Aspen home buyers spend millions in cash
August 30, 2006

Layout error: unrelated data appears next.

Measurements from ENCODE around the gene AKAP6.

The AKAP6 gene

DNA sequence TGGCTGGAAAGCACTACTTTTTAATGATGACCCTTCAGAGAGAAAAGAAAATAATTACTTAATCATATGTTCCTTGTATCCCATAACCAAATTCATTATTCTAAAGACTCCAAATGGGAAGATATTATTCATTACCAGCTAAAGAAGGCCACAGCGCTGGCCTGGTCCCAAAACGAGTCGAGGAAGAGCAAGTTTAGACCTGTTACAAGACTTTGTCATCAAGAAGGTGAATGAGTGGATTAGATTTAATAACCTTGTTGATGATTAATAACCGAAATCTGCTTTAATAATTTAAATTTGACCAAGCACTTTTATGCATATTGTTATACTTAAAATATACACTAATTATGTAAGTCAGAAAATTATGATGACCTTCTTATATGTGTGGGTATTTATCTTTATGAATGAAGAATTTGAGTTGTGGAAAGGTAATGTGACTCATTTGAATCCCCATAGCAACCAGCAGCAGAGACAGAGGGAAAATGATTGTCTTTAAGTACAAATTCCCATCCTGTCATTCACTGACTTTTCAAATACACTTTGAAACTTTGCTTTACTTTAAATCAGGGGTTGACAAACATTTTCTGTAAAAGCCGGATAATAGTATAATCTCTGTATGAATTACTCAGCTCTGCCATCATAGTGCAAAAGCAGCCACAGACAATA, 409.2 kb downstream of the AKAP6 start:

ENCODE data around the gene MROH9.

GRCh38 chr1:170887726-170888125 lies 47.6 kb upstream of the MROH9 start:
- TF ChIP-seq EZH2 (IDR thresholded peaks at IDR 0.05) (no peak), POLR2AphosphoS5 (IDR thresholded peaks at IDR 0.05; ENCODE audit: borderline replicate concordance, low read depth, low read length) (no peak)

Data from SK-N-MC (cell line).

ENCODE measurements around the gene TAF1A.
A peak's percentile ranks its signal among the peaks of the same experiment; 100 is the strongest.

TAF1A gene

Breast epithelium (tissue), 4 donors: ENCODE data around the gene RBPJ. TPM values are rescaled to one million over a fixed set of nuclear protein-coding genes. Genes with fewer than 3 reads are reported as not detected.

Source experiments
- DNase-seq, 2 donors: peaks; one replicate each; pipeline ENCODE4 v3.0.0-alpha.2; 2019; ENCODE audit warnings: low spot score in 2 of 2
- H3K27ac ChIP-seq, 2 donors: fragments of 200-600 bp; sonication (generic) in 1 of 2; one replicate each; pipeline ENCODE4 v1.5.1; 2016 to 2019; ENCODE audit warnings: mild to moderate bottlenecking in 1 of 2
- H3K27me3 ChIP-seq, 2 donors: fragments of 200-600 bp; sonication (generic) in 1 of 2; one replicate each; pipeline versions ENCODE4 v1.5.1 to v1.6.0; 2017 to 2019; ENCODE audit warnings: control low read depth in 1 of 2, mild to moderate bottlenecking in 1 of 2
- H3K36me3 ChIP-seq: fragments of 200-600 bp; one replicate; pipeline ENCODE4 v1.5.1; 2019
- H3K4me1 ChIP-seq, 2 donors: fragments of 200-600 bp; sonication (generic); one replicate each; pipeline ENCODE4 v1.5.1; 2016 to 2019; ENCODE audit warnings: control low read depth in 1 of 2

Aspen’s real estate may sell for astronomical prices, but the big deals don’t necessarily translate into mega-mortgages.In fact, multimillion-dollar homes are more likely to sell for cash, according to some local industry observers.”It’s staggering,” said Charlie Bantis, senior vice president at Vectra Bank in Aspen.The oft-repeated industry estimate is that 60 percent of the real estate sales in Pitkin County don’t involve a loan, according to Bantis. “I have no reason to doubt it,” he added.But a tally of July transactions by Land Title Guarantee Co. in Aspen indicates 73 percent of the 108 recorded transactions for the month – or 68 percent – did involve loans.It’s generally buyers of local deed-restricted employee housing and others on the lower end of the resort’s real estate spectrum, though, who appear to be seeking conventional home loans.Wells Fargo Home Mortgage, the lender that handled the bulk of the loans in July, generally provides mortgages for Aspen residential transactions ranging from employee housing up to home sales of about $3 million, according to Jody Cooper, home mortgage consultant at Wells Fargo in Aspen.Big-dollar transactions may not have a loan attached to the deed, but that doesn’t mean there was no borrowing of some sort, Cooper added.”A lot of transactions look like cash, but they’re really not,” she said.That’s true, according to local real estate broker Rich Wagar. Wealthy clients sometimes have a line of credit with their bank of choice and, in effect, arrange to borrow money for a short period, though no traditional mortgage is involved.”Ninety-five percent of my deals do not have a financing contingency,” Wagar said. That compares to roughly 10 percent when Wager was selling homes in 1970, he said.Wager said he recently helped broker the purchase of a $520,000 condo at the Aspen Business Center that involved a loan, but has seen a $15 million deal close with a personal check for the full amount.”It’s just a drop in the bucket, cashwise – they can afford to write the check,” he said. “It’s hard to put it in perspective. It’s a little like you or me buying a sweater. You don’t take out a loan to buy a sweater.”Ed Foran, a broker with Mason & Morse Real Estate, said he, too, sees all-cash deals, though he offered no guess as to what percentage of residential transactions overall take place sans financing.”It’s completely anecdotal, but I do think you see a higher percentage of all-cash sales in Aspen than, say, Basalt,” he said. “Yeah, there’s definitely a lot of money in Aspen.”Buyers who can plunk down the cash for a multimillion-dollar purchase have an advantage in the resort’s hot real estate market, Wagar added. If there’s no financing, a deal can’t fall apart on a financing contingency. “It buys favor in the seller’s eyes,” he said.If the cash purchases are putting a crimp on the lending business – “lots and lots of mortgage lenders fighting over a few loans,” as one banker put it – Cooper says she hasn’t felt it.”Everybody is hopping busy,” she said. “I would say most lenders you talk to in this town are busy.”Wells Fargo, for one, arranges financing for real estate deals up and down the Roaring Fork Valley, and the market is booming, Cooper noted.But Wagar said he hears lenders lamenting the big buys for cash.”They complain that I only send them the small business, but it’s because the big deals don’t get loans,” he said.Janet Urquhart’s e-mail address is firstname.lastname@example.org.